If you have a child who plays sports, it’s likely you’ve heard others discussing the risk of traumatic brain injuries (TBI) or concussions. Kids do get injured playing sports which is why it’s always important to wear safety equipment such as a helmet or mouth guard when out on the field.
Unfortunately, even when a child take proper care in an effort to avoid getting hurt, a ball or bat to the head, a tackle or even colliding with another play can cause a serious head injury. Concussion is the most common type of head injury. When someone suffers a concussion, it is because they’ve suffered a blow to the head which causes the brain to shift back and forth within the skull.
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The concussion victim doesn’t always lose consciousness but there is usually some temporary function loss. Common symptoms of a concussion include headaches, inability to sleep or the desire to oversleep, dizziness, blurry vision, memory loss and more.
Not all concussions are as severe as others. Sometimes, a bump to the head can cause a mild concussion that clears up quickly. Other more severe blows to the head may have both immediate symptoms and latent ones that don’t show up for days or weeks after the injury is sustained. One thing is for sure, whether it’s a mild concussion or a severe TBI, you can’t “see” it with the naked eye. A doctor must perform tests to diagnose and treat any head injury.
What to look for if you think your child might have a concussion:
If you see your child get hit on the head, or the injury is reported to you by the coach, take it seriously. Look for:
- Signs that the child seems confused – they may answer questions slowly or forget things they know such as the rules of the sport they play
- Walks around looking and acting dazed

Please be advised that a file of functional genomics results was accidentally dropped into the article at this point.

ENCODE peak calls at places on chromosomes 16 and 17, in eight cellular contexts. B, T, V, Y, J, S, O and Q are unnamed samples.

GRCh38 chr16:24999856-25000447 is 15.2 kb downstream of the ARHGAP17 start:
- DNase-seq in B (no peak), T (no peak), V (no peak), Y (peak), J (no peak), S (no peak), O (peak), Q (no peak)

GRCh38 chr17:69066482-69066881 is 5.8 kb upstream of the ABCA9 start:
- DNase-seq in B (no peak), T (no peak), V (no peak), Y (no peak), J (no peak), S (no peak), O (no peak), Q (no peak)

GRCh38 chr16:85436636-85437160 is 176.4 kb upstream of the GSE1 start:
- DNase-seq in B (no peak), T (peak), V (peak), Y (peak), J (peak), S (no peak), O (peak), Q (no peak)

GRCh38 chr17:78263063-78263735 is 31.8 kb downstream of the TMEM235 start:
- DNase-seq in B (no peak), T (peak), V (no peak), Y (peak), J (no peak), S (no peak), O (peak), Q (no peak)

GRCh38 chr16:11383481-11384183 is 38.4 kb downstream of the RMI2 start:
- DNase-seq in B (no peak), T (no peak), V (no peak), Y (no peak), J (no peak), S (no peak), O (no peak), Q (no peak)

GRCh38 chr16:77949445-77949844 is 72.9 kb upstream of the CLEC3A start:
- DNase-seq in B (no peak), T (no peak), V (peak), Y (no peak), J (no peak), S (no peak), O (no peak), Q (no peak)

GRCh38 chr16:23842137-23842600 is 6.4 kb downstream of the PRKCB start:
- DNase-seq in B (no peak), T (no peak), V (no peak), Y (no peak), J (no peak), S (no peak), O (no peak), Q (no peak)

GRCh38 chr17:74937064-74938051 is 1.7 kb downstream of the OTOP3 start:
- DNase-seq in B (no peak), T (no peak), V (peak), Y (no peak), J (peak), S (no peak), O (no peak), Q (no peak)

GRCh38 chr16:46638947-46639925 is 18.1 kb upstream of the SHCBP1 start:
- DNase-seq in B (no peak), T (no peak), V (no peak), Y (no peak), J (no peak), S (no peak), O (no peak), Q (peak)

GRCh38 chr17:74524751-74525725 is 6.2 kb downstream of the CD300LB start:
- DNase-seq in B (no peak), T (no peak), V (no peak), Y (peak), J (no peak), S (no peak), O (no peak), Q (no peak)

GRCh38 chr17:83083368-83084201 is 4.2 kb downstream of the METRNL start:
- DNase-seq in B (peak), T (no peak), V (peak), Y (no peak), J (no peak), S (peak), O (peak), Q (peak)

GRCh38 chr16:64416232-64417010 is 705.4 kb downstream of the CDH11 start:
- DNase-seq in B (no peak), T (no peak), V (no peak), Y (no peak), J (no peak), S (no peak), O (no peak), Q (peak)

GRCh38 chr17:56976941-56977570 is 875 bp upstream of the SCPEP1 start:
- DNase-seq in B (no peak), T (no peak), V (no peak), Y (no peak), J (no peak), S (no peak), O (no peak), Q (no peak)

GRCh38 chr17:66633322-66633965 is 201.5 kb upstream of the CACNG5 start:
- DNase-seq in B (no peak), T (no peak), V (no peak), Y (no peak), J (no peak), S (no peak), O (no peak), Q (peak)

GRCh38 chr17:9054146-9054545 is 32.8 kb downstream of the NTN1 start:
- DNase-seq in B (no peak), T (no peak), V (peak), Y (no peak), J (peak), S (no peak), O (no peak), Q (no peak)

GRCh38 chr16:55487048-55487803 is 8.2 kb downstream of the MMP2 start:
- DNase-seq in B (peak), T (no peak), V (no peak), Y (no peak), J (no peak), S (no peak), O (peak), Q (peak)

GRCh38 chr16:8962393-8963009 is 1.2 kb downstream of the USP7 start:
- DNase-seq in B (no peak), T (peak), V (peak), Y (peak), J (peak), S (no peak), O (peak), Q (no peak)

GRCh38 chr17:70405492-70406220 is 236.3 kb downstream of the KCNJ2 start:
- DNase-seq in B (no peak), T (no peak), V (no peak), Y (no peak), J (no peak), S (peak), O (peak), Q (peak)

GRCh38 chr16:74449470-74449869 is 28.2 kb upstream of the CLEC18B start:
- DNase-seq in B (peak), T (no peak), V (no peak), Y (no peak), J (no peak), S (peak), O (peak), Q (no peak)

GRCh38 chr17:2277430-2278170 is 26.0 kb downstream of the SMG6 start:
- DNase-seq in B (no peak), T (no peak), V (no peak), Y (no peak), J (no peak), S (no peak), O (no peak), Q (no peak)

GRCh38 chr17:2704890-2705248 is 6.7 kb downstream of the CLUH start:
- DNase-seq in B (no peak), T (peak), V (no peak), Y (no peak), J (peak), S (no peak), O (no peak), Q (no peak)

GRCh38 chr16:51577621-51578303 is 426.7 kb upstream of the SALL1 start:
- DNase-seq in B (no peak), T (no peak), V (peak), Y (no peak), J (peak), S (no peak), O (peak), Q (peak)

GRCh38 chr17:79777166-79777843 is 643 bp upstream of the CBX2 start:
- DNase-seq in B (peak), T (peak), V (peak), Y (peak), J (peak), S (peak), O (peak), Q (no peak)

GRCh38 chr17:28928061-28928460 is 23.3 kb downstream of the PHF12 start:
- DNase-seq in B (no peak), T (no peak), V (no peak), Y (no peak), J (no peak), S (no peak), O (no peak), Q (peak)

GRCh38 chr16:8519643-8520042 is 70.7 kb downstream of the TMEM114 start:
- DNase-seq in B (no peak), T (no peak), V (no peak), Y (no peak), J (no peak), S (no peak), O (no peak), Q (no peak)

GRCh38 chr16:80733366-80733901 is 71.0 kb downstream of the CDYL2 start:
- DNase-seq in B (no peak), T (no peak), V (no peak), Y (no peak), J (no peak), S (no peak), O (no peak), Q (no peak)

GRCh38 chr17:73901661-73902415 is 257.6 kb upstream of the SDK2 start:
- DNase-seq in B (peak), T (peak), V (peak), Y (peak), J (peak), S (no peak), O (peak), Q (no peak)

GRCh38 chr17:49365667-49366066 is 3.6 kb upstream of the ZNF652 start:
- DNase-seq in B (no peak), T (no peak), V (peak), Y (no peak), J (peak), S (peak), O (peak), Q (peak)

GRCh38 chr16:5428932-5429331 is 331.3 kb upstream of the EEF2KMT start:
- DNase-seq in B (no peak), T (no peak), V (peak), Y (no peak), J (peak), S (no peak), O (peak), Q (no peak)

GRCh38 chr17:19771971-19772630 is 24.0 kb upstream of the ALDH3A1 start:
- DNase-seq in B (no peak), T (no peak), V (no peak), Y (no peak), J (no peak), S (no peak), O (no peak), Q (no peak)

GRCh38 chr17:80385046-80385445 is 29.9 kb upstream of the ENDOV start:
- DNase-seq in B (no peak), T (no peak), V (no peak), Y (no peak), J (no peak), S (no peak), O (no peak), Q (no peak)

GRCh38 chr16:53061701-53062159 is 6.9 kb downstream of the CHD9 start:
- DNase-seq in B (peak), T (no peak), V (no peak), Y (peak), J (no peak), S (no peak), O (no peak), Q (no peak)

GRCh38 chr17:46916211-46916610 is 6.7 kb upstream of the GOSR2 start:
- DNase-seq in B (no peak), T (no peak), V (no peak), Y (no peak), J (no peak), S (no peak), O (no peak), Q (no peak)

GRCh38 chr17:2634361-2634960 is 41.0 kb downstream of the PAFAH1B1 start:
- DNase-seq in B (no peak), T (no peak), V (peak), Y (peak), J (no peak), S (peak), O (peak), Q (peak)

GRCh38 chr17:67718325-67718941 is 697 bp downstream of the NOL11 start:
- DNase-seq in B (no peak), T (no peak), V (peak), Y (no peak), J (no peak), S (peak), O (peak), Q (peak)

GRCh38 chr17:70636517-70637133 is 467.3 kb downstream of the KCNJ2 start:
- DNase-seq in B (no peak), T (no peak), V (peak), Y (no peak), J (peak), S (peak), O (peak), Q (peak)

- Acts uncharacteristically moody or is showing personality changes
- Moves around in a clumsy fashion or very slowly, especially if they are usually quick on their feet
- Needs to be reminded of things they know very well
- Loses consciousness, even for a very short period of time
If your child has suffered a blow to the head and reports any of the following symptoms, get them medical attention right away:
- Nausea or vomiting
- Dizziness or balance trouble
- Blurry or double vision
- Sensivitity to light or noise
- Feeling like they are in a “fog”
- Having concentration or memory problems
A younger child may not be able to put their symptoms into words. They may just complain of “not feeling right.” An older child may try to “act tough” and not let you know their symptoms are as bad as they are. It’s your job to stay alert and keep an eye on anyone who has suffered a head injury. Get them to the ER right away. Better safe than sorry!
If your child’s concussion was caused by something other than a freak accident, you may be able to hold the other party responsible for the injuries sustained in the accident. Contact Team Law today so one of our experienced personal injury lawyers can review what happened and help you determine if you have a case. If you do, we will fight for maximum compensation for your family.